Bernie Sanders’ supporters are experiencing the five stages of grief after a devastating 16-point loss in New York Tuesday night, a drubbing that greatly narrowed the Vermont senator’s path moving forward. After holding out hope, some are beginning to accept the disheartening notion that the Vermont senator is now unlikely to win the party’s nomination.
“It is over,” Lee Stonum, an avid Sanders supporter and public defender in Orange County, California, wrote on his Facebook page after the New York results were tallied. “I’m a little annoyed by the tone of the emails I’m not getting from the campaign that refuse to acknowledge this and claim there is still a path to the nomination. There is not.”
Stonum, who was disappointed Massachusetts Sen. Elizabeth Warren did not run, said he originally looked to Sanders because he was searching for an alternative to Hillary Clinton — someone he still says he will have a difficult time supporting. But he quickly became inspired by Sanders, donated to the campaign, and was hoping to cast his vote in a competitive race in California on June 7.
For some backers, anger and denial replaced “the Bern” they were feeling, leading them to question the result by pointing to the purging of thousands of New Yorkers from the voter rolls in Brooklyn.
Others had already graduated to the next phase – bargaining. Instead of arguing that they will win in the pledged delegate count, they are embracing a new longshot strategy outlined by Sanders campaign manager Jeff Weaver: fighting to a contested convention by flipping superdelegates to Sanders’ column come summer.
But by late in the week, even some of the most ardent Bernie backers had moved to the final stage of processing an emotional loss: depression and acceptance, coupled with a newfound frustration over a beloved campaign they now consider to be in denial of reality.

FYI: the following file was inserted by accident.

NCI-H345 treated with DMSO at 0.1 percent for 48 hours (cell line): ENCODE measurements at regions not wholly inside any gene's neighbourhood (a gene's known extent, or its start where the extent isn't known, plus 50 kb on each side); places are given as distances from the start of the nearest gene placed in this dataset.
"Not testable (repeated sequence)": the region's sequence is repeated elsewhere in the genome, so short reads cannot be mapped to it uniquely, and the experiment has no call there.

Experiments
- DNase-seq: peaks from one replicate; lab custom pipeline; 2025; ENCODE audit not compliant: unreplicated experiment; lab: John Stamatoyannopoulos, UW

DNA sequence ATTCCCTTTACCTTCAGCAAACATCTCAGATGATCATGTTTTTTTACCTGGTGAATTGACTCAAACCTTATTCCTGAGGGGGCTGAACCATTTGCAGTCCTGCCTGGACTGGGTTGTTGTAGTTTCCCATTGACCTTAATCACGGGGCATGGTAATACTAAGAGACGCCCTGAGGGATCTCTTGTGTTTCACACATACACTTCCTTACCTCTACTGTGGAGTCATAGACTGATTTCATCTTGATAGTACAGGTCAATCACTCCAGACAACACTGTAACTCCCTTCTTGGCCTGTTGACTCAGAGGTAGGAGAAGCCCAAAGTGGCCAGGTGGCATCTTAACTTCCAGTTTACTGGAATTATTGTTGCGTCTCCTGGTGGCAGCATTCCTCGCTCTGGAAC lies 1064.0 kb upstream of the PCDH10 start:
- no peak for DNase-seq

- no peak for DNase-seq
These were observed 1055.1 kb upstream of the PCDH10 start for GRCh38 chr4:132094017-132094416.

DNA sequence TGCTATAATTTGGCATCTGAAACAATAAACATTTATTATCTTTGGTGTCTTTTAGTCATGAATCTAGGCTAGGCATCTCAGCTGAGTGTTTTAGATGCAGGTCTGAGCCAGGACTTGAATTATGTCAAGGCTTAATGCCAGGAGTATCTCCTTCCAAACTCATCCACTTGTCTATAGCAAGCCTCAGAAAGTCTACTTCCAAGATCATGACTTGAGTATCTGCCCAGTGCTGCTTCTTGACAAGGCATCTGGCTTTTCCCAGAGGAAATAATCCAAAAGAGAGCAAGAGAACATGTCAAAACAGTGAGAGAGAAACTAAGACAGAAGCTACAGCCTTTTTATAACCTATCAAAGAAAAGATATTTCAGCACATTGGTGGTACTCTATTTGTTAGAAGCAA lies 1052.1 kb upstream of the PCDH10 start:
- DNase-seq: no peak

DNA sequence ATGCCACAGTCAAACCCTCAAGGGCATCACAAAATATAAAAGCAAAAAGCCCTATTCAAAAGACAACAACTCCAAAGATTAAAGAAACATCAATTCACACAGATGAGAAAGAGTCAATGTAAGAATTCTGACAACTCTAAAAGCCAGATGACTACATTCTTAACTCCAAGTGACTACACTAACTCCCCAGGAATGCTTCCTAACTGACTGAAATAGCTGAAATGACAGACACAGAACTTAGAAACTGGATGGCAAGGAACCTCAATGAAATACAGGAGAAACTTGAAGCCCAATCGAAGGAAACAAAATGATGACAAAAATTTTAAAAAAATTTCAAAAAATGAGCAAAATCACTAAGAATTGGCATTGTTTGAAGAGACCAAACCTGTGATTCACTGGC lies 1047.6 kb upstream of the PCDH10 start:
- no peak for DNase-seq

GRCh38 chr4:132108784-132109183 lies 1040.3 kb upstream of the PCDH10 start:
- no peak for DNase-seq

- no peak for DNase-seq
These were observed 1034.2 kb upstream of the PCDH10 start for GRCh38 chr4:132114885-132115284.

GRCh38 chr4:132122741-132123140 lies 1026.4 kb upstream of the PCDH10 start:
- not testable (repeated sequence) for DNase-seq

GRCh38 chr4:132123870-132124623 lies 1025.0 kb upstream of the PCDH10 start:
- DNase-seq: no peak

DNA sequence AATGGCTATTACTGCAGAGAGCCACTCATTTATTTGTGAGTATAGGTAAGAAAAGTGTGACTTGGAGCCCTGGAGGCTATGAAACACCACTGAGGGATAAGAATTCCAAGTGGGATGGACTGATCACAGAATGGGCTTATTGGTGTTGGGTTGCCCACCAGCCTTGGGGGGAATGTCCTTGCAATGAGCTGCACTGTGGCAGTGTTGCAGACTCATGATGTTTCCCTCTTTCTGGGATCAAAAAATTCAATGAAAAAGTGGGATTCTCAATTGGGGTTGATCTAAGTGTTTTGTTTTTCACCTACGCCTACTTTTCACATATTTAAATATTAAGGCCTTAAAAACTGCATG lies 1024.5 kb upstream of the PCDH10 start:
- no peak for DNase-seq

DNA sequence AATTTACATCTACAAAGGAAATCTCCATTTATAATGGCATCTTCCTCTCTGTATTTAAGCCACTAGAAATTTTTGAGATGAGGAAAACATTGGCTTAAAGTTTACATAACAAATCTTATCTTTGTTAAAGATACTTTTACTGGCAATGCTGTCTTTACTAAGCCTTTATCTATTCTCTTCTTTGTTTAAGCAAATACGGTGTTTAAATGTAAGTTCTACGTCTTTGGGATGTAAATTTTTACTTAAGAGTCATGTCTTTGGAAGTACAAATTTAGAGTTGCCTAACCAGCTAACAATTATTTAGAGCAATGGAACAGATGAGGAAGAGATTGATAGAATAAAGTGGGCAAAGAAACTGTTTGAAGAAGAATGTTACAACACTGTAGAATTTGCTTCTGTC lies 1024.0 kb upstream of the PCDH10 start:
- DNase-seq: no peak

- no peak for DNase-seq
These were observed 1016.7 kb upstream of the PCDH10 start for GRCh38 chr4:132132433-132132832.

“Bernie needed NY and he didn’t even come close,” Stonum wrote. “He would need PA too and he’s not going to come close there either. I wish it weren’t true, but it is.”
Just as in New York, Sanders faces another closed primary in on April 26 Pennsylvania, where he currently trails by double digits in the polls. He also faces tough battles that day in Maryland, Connecticut, Delaware and Rhode Island.
As Sanders supporters processed the New York loss and the upcoming map, Stonum wasn’t alone in his resignation.
On pro-Sanders message boards on Reddit — an online community where impassioned discussions of Sanders’ campaign vastly outweigh any talk about Clinton — expressions of surrender began bubbling up after the New York loss.
“It’s the reality of the situation, the chance to win the nomination has passed,” wrote one user, who posts under the username “Sieziggy” in a pro-Sanders forum. “It’s time to shift the energy of his campaign and groups like this subreddit to local and state government which will have a lasting, meaningful impact.”
Another glum Sanders supporter weighed in: “Sorry to be a bummer, but no matter how I [s]quint my eyes and look the numbers, I’m not seeing a viable campaign, and will be applying my efforts elsewhere,” the Reddit user wrote, under the username “AvatusKingsman.”